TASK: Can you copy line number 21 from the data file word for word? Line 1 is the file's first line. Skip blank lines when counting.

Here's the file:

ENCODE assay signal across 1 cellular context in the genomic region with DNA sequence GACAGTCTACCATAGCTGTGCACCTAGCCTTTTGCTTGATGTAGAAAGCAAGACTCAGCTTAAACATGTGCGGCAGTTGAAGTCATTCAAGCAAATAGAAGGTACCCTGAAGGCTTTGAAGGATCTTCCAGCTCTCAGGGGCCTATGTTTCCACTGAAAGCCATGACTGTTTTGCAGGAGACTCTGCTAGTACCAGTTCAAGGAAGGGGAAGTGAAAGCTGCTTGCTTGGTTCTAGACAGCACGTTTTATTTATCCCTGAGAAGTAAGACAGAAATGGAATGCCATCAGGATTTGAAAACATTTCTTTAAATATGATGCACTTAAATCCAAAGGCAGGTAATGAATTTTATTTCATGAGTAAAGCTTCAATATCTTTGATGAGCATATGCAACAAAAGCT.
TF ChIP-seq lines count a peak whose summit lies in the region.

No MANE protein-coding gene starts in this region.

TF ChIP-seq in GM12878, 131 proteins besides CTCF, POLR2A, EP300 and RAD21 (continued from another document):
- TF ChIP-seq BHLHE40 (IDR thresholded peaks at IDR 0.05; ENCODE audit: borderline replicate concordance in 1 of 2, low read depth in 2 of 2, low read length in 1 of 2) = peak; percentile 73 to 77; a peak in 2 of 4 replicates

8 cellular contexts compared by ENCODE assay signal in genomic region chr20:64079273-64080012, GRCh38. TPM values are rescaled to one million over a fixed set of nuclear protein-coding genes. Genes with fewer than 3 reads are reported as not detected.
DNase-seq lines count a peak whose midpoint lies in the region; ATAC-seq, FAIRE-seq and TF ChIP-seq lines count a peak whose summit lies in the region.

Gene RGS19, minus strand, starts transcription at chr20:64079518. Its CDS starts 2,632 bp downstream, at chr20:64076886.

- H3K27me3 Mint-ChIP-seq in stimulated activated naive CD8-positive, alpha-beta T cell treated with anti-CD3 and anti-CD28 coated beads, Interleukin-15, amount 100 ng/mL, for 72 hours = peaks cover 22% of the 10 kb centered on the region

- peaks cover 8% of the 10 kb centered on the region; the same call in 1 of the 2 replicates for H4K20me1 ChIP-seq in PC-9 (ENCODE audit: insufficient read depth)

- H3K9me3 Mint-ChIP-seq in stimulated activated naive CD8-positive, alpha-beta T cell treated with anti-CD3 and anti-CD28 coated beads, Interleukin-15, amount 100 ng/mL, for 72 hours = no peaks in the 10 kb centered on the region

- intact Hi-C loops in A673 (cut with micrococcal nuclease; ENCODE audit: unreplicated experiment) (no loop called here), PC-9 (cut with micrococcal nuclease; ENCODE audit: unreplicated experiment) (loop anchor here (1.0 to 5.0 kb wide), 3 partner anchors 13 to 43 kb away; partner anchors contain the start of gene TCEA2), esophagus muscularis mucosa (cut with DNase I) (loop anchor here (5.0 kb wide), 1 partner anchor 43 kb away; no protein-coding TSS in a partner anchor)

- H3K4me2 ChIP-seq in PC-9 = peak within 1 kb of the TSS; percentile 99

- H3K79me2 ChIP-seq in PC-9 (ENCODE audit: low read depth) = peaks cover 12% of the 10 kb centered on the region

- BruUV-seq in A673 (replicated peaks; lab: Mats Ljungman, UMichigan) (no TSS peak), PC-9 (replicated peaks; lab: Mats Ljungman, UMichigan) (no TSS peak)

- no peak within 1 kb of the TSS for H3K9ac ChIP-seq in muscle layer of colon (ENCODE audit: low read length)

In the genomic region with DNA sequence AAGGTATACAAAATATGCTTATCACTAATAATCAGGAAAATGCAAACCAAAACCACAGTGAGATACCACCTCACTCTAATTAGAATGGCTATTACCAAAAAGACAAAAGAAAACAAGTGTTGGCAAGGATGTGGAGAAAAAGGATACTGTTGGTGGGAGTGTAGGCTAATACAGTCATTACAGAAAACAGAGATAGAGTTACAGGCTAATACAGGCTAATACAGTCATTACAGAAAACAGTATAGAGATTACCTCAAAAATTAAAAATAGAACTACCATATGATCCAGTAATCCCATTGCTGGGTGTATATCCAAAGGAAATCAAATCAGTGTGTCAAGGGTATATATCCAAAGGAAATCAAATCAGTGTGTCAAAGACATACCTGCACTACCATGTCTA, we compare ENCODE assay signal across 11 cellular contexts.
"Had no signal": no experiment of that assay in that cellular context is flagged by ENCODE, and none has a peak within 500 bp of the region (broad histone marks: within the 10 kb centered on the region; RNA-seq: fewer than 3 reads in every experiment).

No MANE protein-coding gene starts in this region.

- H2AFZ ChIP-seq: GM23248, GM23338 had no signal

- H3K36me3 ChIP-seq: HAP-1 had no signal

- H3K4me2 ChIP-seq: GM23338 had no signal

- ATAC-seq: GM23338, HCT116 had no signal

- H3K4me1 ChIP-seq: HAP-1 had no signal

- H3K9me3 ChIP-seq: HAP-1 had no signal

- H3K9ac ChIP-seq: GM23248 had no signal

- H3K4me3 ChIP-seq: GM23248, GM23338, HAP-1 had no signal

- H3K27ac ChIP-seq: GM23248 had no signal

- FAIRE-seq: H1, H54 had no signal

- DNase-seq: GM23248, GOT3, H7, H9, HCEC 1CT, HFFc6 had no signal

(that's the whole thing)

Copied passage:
- H3K36me3 ChIP-seq: HAP-1 had no signal